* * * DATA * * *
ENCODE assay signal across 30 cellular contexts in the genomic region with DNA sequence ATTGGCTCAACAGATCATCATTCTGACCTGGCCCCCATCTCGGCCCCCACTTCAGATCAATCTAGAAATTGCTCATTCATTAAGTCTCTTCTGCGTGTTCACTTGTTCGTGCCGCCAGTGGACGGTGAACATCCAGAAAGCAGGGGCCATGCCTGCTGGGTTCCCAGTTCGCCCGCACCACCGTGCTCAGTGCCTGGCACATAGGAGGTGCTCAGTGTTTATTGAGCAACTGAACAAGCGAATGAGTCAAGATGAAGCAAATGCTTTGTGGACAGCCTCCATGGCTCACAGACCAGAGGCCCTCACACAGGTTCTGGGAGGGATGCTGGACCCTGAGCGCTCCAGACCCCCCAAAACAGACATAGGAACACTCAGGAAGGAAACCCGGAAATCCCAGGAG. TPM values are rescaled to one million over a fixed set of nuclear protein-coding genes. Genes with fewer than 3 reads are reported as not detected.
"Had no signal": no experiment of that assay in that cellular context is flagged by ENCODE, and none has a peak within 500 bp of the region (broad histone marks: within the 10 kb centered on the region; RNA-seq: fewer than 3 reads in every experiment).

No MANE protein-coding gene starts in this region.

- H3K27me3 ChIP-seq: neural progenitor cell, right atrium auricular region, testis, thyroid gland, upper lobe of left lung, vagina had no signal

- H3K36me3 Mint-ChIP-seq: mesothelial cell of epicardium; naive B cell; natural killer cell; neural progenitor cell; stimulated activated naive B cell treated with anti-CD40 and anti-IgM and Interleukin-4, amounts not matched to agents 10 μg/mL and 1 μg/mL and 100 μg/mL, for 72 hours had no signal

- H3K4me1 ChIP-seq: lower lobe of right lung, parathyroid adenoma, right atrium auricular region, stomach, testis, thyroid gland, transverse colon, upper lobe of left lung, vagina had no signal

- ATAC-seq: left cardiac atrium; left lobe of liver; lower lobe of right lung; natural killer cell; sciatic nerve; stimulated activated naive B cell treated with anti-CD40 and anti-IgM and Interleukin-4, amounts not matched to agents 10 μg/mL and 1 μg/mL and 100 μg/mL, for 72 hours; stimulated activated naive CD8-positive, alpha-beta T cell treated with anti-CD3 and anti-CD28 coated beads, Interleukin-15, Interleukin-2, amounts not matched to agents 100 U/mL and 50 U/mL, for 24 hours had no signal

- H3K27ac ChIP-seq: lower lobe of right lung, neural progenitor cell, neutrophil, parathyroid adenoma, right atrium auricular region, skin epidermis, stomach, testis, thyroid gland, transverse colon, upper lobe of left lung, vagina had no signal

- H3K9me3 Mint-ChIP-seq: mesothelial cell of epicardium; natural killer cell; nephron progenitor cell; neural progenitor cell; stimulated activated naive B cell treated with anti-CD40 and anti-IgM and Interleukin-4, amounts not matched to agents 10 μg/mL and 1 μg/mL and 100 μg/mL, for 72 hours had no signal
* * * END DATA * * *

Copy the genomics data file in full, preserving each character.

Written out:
ENCODE assay signal across 30 cellular contexts in the genomic region with DNA sequence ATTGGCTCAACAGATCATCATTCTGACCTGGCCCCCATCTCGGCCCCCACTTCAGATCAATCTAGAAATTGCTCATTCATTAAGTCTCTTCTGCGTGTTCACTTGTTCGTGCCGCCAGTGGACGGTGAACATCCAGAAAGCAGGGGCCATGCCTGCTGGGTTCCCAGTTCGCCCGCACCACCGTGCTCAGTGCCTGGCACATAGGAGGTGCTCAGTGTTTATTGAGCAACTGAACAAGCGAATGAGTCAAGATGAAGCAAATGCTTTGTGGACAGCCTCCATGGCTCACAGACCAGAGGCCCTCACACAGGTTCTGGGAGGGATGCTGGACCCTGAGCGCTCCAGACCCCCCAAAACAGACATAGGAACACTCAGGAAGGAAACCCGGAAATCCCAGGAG. TPM values are rescaled to one million over a fixed set of nuclear protein-coding genes. Genes with fewer than 3 reads are reported as not detected.
"Had no signal": no experiment of that assay in that cellular context is flagged by ENCODE, and none has a peak within 500 bp of the region (broad histone marks: within the 10 kb centered on the region; RNA-seq: fewer than 3 reads in every experiment).

No MANE protein-coding gene starts in this region.

- H3K27me3 ChIP-seq: neural progenitor cell, right atrium auricular region, testis, thyroid gland, upper lobe of left lung, vagina had no signal

- H3K36me3 Mint-ChIP-seq: mesothelial cell of epicardium; naive B cell; natural killer cell; neural progenitor cell; stimulated activated naive B cell treated with anti-CD40 and anti-IgM and Interleukin-4, amounts not matched to agents 10 μg/mL and 1 μg/mL and 100 μg/mL, for 72 hours had no signal

- H3K4me1 ChIP-seq: lower lobe of right lung, parathyroid adenoma, right atrium auricular region, stomach, testis, thyroid gland, transverse colon, upper lobe of left lung, vagina had no signal

- ATAC-seq: left cardiac atrium; left lobe of liver; lower lobe of right lung; natural killer cell; sciatic nerve; stimulated activated naive B cell treated with anti-CD40 and anti-IgM and Interleukin-4, amounts not matched to agents 10 μg/mL and 1 μg/mL and 100 μg/mL, for 72 hours; stimulated activated naive CD8-positive, alpha-beta T cell treated with anti-CD3 and anti-CD28 coated beads, Interleukin-15, Interleukin-2, amounts not matched to agents 100 U/mL and 50 U/mL, for 24 hours had no signal

- H3K27ac ChIP-seq: lower lobe of right lung, neural progenitor cell, neutrophil, parathyroid adenoma, right atrium auricular region, skin epidermis, stomach, testis, thyroid gland, transverse colon, upper lobe of left lung, vagina had no signal

- H3K9me3 Mint-ChIP-seq: mesothelial cell of epicardium; natural killer cell; nephron progenitor cell; neural progenitor cell; stimulated activated naive B cell treated with anti-CD40 and anti-IgM and Interleukin-4, amounts not matched to agents 10 μg/mL and 1 μg/mL and 100 μg/mL, for 72 hours had no signal